Meningitis is a term which refers to the inflammation of the meninges, the membranes that surround and protect the brain and spinal cord.
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Meningitis typically occurs due to a bacterial or viral infection, but other conditions are sometimes responsible, including fungal or parasitic infection, certain autoimmune inflammatory conditions, trauma, or drug reactions.
Despite being the subject of research for many years, treatments for meningitis are still unsatisfactory in certain respects, with adult meningitis still having a very high mortality rate, despite the discovery of several potent antibiotics. Hence, research is underway in several areas to increase our understanding of meningitis and ability to control the pathogens causing this disease.
Pathogenesis of meningitis
In most cases of meningitis, the pathogenesis is still unknown, and researchers are still attempting to clarify how the brain and spinal cord react to the presence of an inflammation. It is also important to elucidate the mechanisms that underlie the breaching of the crucial blood-brain barrier in this disease.
Understanding how the pathogens are able to infiltrate the brain could guide the development of novel treatments that prevent or resolve inflammation of the neural system. One such method being researched is neuroprotective molecules that can inhibit the occurrence of damage after infection of the meninges.
Research is also underway to find out how exactly the meningeal inflammation produces neurologic complications including permanent brain damage, intellectual disability, and stroke.
Research into the etiology of meningitis
In most cases, aseptic or viral meningitis is a mysterious condition whose etiology remains unknown in almost 50% of the cases. This is partly due to a lack of effective diagnostic technology available for routine testing.
The relative insensitivity and lack of specificity of the clinical signs make them unreliable in the diagnosis of meningitis. For this reason, CSF studies should always be done if meningitis is suspected. In such a case, however, the CSF study picks up at the most only 80% of the cases of bacterial meningitis (BM), and other etiologies go undiagnosed.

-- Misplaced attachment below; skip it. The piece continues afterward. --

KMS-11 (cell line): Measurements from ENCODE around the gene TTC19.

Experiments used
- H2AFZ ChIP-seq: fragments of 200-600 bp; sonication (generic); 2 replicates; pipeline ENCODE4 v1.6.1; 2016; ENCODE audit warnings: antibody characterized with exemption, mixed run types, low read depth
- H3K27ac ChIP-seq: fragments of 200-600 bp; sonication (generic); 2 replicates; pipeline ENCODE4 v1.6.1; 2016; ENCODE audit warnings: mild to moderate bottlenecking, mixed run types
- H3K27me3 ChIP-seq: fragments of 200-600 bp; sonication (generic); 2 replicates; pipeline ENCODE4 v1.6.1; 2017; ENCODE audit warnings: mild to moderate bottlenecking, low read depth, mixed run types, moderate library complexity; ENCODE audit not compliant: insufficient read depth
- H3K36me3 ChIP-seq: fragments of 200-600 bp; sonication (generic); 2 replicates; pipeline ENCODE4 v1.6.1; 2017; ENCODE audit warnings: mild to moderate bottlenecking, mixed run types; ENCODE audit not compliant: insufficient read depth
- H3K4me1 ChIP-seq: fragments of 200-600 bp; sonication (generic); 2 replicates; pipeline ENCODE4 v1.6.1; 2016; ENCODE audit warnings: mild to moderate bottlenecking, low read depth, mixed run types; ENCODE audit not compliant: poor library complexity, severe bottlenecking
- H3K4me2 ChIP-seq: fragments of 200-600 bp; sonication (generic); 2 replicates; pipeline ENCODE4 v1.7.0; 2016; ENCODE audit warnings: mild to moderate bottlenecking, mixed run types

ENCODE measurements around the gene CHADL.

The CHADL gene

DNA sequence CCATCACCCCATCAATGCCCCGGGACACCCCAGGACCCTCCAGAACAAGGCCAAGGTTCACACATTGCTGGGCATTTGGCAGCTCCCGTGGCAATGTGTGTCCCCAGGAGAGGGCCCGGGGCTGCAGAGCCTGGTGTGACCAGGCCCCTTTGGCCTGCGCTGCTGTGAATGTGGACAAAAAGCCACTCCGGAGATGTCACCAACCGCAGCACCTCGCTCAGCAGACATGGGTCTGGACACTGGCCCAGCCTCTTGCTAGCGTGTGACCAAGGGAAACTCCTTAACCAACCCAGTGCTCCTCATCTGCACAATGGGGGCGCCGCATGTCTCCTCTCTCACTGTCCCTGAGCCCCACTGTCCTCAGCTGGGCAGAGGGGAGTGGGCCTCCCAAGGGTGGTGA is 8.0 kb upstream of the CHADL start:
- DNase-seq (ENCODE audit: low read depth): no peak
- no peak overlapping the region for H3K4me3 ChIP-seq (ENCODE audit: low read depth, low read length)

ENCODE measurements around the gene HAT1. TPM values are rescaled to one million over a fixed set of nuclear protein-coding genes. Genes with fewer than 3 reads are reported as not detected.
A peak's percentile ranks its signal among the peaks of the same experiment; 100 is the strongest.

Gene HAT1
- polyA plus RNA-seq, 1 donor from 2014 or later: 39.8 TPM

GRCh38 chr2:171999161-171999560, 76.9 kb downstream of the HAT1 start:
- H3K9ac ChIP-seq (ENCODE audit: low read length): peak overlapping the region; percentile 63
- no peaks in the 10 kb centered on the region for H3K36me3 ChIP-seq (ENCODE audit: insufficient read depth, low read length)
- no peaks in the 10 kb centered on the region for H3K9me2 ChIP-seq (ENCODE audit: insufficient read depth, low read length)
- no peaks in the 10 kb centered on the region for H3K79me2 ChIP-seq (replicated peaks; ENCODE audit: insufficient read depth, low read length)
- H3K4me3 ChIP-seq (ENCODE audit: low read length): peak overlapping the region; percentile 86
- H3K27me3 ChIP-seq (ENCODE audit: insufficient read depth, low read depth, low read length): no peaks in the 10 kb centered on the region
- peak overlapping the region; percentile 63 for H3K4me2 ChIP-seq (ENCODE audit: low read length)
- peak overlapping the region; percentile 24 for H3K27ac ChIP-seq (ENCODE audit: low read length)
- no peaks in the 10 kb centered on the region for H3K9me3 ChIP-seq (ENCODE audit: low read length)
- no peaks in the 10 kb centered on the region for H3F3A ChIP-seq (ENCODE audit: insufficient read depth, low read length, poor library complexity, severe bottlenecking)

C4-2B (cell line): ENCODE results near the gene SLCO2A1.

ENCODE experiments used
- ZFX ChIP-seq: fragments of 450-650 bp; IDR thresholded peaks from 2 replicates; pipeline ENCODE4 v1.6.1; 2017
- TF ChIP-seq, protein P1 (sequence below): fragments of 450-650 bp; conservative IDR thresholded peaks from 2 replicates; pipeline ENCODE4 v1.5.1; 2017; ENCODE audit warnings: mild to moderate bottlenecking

This means that more research is required to help diagnose urgent treatable causes of meningitis early, using techniques such as the assay of several potentially diagnostic cytochemicals in serum and CSF. Such assays are important in the prompt diagnosis, which is key to timely intervention in patients where direct CSF examination (by Gram staining and culture) yields a negative result.
They are also vital in preventing avoidable mortality. This is important, as meningitis caused by unknown agents accounts for 36% deaths in elderly patients, compared to only 3% in younger patients.
Improving the diagnosis of meningitis
Markers such as CSF lactate and procalcitonin promise to partially solve the diagnostic dilemma. In one study, a cut-off value of 3.8 mmol/L for CSF lactate demonstrated a 94% sensitivity with a 97% specificity in diagnosing bacterial meningitis, and this has been confirmed as a valuable test by a French consensus conference on the treatment of bacterial meningitis.
Other markers under investigation include serum C-reactive protein (CRP), and serum procalcitonin. The latter is elevated at just 2 hours from the onset of inflammation, and can distinguish BM from viral meningitis at cut-off levels varying from 0.2 to 2 ng/mL. In one study, a cut-off set at 0.28 ng/mL was claimed to have a sensitivity of 97% and a specificity of 100%.
Newer techniques such as multiplex PCR, proteomics and genomics sequencing, may help to reach the diagnosis more accurately and quickly. PCR, for example, would help distinguish viral from bacterial meningitis, in about half the cases, thus preventing inappropriate antibiotic prescriptions and even reducing the total duration of hospital stay.